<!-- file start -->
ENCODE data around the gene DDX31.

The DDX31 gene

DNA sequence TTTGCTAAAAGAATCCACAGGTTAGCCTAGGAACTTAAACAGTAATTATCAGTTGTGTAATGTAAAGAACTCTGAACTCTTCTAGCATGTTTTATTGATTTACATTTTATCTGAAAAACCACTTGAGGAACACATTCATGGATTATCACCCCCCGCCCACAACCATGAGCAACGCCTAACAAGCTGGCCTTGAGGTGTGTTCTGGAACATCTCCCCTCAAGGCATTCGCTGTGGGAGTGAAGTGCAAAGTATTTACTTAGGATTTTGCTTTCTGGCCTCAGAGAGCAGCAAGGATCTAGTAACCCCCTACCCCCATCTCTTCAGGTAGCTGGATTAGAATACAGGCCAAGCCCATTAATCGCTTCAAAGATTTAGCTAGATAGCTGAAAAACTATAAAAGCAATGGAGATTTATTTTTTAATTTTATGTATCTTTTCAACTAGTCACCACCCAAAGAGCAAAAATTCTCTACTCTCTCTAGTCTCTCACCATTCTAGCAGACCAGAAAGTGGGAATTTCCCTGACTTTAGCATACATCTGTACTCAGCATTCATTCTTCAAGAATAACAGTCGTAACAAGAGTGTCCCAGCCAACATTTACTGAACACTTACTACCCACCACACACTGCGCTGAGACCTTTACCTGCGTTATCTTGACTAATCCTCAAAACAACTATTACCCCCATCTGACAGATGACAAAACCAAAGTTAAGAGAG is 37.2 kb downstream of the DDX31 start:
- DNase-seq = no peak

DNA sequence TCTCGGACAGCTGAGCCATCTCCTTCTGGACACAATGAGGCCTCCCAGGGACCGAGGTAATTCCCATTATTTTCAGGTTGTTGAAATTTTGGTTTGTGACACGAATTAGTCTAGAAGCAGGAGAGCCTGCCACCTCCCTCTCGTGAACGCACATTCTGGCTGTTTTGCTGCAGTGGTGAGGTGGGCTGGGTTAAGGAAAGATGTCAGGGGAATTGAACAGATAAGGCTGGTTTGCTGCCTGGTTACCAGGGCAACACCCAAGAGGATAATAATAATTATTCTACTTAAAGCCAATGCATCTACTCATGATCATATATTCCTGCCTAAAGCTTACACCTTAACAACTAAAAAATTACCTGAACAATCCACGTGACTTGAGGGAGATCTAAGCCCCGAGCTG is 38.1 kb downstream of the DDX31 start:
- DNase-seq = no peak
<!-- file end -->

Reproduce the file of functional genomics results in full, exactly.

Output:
ENCODE data around the gene DDX31.

The DDX31 gene

DNA sequence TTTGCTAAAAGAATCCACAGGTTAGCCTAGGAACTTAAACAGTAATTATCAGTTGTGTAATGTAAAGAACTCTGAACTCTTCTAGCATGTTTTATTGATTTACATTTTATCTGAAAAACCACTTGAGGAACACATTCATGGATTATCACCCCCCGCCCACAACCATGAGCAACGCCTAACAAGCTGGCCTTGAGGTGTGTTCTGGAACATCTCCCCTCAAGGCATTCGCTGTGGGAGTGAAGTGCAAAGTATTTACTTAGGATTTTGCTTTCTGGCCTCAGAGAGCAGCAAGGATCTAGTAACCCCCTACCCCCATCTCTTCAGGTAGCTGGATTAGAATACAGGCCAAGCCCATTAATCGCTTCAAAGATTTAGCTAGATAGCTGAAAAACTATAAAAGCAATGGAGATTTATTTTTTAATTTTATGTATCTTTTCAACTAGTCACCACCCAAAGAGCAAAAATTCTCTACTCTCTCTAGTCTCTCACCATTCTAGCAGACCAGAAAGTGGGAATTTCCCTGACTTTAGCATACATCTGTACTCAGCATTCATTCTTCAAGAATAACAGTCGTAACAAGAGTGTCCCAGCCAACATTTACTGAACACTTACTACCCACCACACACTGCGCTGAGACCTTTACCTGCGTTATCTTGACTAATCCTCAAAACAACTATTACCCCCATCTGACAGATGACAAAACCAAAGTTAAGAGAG is 37.2 kb downstream of the DDX31 start:
- DNase-seq = no peak

DNA sequence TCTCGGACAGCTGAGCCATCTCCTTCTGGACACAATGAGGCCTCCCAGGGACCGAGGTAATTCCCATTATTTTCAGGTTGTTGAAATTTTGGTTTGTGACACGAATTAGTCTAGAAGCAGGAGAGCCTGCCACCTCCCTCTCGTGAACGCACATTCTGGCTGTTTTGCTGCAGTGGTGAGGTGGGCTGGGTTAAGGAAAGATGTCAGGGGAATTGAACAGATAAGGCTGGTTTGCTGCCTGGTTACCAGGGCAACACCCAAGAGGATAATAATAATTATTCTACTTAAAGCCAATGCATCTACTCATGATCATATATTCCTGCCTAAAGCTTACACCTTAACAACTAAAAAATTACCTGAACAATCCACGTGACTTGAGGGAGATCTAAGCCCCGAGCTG is 38.1 kb downstream of the DDX31 start:
- DNase-seq = no peak